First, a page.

Photo: Associated Press
We all want to stay close to our customers. No doh. But I’m tired of the overworn customer survey advice that shows up everywhere, as if anybody hadn’t thought of that. And, more important, as if anybody ever tells the truth in surveys. Opinions are easy, and often off base. Most of this research lives on very thin ice. The customer vote that counts is not their opinion, but what they do with their money. Sorry, that’s my opinion. Irony intended.
I don’t think I’d ever heard of neuromarketing, but that’s such an intriguing phrase, that when I saw Gini Dietrich‘s tweet (shown here in Tweetdeck), I had to click. I ended up with Gini’s post Customer-Centric and Customer-Centered organisations: Which Do You Prefer? on the Spin Sucks blog. And an explanation:
Neuromarketing is fascinating and I’ve been studying it quite a bit all year (the best book I’ve found on the topic is from Patrick Renvoise called Neuromarketing
. It talks about how to understand how your customers make decisions so you can create and market the products and services they will buy. While you take the customer into the creation and marketing process by understanding who they are and how they buy, they don’t actually have a say in what you provide.
That’s interesting. It reminds me of a wave of paranoia about subliminal advertising in the 1960s. Playing with your minds. I looked for the wikipedia definition. Kind of creepy, perhaps, but really interesting too:
Neuromarketing is a new field of marketing that studies consumers’ sensorimotor, cognitive, and affective response to marketing stimuli. Researchers use technologies such as functional magnetic resonance imaging (fMRI) to measure changes in activity in parts of the brain, electroencephalography (EEG) to measure activity in specific regional spectra of the brain response, and/or sensors to measure changes in one’s physiological state (heart rate, respiratory rate, galvanic skin response) to learn why consumers make the decisions they do, and what part of the brain is telling them to do it.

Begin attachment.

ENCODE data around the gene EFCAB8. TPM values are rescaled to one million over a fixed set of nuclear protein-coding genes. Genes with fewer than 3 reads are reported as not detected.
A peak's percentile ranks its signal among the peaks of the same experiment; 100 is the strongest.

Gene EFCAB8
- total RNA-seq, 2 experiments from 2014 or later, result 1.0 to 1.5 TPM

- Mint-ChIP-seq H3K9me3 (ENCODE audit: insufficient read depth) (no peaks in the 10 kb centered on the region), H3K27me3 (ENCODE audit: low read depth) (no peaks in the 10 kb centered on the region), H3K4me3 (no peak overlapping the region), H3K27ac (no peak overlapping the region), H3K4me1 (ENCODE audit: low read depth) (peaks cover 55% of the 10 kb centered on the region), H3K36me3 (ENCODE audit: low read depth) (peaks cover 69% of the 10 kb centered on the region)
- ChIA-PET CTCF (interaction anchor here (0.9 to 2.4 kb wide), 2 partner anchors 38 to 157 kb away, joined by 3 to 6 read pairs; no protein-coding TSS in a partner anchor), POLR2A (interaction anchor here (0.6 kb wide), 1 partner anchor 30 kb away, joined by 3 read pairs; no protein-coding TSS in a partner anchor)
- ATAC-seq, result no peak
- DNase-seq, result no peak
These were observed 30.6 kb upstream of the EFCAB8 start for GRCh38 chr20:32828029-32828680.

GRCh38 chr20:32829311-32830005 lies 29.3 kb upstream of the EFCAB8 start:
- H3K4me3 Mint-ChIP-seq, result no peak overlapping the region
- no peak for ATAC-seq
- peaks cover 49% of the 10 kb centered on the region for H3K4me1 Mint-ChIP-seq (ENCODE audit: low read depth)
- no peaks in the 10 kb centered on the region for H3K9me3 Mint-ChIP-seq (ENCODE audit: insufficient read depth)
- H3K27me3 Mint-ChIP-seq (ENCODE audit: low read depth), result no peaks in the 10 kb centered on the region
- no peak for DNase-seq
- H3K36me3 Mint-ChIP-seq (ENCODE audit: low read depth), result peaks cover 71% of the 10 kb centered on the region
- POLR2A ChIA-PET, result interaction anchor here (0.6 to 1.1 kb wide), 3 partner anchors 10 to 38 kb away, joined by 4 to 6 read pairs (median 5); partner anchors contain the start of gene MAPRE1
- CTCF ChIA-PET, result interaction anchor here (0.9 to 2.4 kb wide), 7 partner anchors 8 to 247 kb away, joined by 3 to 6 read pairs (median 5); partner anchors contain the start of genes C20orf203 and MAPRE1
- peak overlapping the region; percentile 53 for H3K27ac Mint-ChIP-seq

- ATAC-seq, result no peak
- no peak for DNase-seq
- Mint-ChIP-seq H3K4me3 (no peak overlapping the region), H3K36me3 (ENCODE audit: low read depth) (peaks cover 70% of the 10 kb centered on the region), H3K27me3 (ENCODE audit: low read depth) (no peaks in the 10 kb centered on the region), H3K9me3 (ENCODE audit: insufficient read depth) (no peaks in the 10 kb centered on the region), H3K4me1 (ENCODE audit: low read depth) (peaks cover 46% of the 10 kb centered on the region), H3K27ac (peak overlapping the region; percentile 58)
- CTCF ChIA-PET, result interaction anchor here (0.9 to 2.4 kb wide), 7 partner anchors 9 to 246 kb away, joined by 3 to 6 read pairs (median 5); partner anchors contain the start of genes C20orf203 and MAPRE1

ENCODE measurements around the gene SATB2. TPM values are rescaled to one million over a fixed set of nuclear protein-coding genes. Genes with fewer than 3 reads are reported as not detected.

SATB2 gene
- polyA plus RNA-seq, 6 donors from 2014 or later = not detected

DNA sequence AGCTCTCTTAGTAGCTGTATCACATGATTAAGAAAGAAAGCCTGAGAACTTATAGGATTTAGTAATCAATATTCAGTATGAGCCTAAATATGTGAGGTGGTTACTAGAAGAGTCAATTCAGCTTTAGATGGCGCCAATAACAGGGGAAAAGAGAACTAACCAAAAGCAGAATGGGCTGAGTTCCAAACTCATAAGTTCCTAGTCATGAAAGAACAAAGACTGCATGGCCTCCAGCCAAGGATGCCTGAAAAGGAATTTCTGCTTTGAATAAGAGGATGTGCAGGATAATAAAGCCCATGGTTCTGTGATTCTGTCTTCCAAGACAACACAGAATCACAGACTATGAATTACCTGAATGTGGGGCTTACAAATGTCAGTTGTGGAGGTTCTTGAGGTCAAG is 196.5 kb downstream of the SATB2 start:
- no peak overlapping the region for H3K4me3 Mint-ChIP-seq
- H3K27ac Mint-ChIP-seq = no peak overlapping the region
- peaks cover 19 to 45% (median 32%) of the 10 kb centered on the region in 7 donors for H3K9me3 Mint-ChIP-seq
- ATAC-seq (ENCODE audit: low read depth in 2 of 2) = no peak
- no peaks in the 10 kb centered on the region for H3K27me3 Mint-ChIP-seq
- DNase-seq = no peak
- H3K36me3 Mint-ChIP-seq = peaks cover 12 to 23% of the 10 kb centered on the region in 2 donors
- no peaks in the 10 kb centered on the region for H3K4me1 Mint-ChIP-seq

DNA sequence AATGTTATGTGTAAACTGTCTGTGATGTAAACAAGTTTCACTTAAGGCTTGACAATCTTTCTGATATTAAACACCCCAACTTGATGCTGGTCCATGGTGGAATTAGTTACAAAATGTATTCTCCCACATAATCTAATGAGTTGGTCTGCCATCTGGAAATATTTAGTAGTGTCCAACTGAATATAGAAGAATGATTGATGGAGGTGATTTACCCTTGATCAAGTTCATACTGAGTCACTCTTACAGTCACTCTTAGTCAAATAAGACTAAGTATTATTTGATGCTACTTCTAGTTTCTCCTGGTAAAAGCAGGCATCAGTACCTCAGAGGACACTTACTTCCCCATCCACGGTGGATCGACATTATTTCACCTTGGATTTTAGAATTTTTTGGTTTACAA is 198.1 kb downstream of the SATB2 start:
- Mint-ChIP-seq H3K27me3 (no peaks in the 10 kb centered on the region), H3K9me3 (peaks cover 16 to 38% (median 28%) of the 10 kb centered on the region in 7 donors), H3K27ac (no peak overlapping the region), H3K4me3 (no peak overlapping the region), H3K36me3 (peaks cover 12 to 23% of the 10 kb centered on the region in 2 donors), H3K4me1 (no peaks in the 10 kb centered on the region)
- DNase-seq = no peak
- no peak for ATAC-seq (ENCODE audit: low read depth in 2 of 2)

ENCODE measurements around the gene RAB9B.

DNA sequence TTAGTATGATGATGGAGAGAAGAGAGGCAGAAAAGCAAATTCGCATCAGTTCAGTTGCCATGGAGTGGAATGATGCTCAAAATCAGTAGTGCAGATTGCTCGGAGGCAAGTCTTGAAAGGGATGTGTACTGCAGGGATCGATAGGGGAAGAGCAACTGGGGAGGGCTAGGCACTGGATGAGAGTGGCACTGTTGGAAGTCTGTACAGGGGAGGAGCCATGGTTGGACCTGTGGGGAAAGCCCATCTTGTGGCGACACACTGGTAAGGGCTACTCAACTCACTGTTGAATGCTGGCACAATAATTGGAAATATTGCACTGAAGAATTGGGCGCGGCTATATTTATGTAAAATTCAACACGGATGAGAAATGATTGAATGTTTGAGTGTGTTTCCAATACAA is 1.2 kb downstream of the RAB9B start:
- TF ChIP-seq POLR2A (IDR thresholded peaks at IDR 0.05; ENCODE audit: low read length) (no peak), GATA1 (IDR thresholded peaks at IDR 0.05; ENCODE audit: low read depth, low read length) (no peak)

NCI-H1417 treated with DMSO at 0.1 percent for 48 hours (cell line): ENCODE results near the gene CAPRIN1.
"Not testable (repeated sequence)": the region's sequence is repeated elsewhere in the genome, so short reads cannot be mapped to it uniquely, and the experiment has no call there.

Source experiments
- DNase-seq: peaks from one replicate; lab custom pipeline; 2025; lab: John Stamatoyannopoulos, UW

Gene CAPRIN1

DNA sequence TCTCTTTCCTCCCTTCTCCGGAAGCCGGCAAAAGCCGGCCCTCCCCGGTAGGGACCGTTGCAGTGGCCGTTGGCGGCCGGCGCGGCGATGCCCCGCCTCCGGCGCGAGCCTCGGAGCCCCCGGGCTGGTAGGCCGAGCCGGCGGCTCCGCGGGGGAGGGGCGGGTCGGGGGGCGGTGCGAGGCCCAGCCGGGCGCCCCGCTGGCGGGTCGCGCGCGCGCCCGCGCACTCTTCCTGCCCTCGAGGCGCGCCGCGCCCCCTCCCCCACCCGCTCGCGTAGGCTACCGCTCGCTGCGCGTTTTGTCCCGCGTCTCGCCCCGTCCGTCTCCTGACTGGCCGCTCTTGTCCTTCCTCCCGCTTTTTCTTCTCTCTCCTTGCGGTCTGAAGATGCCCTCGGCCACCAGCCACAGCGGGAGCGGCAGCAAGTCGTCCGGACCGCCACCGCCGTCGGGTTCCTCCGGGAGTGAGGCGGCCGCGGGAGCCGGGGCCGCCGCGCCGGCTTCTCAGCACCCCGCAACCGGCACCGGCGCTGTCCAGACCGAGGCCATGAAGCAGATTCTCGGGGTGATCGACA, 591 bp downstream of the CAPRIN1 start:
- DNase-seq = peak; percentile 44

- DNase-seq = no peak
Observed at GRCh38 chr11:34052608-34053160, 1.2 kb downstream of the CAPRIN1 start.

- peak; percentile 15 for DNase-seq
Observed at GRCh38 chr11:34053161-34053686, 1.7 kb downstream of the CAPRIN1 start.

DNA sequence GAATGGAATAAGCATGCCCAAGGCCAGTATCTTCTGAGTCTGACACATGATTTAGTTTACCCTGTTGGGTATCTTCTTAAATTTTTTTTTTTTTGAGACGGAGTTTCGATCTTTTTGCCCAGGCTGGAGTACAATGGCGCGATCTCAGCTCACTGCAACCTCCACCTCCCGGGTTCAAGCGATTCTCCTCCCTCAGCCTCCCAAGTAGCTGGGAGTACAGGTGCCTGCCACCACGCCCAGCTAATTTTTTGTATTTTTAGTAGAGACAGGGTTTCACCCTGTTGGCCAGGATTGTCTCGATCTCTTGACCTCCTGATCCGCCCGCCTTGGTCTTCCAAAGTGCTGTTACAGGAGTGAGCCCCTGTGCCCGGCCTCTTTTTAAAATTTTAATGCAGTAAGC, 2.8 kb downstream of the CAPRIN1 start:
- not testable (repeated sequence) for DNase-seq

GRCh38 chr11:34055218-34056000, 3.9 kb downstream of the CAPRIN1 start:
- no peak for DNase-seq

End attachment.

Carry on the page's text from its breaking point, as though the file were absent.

Gini points out in her post that there are some confusing labels around this area. Is it customer focused? Customer centric? One of the more significant questions is whether the customer is the boss, and gets to determine what happens; or does the company build with the customer in mind, but retaining the ultimate control. Apple Computer is a good example. They design for the customer, they build what they think the customer will want; but they don’t let the customer tell them what to build. That’s an interesting distinction.
Wikipedia puts it well. It’s not what the customer says, but what the customer does, that matters:
Marketing analysts will use neuromarketing to better measure a consumer’s preference, as the verbal response given to the question, “Do you like this product?” may not always be the true answer due to cognitive bias. This knowledge will help marketers create products and services designed more effectively and marketing campaigns focused more on the brain’s response. This makes neuromarketing and its applied results potentially subliminal.
What I like best about it, to be honest, is recognising that what people say is so often different from what they actually do. That’s always a huge problem in primary research like surveys and focus groups. They’re only as good as we believe the customer is telling the truth. And furthermore, how often does anybody really know why they buy? I fool myself about this all the time. I think everybody does.
So this is a fascinating new area. Can we do this stuff in small business? We can try. And, if nothing else, adding cynicism is a good idea.
Tim Berry is president and founder of Palo Alto Software, founder of bplans.com, and a co-founder of Borland International. This post was originally published on his blog, Planning Startups Stories, and is republished here with permission.
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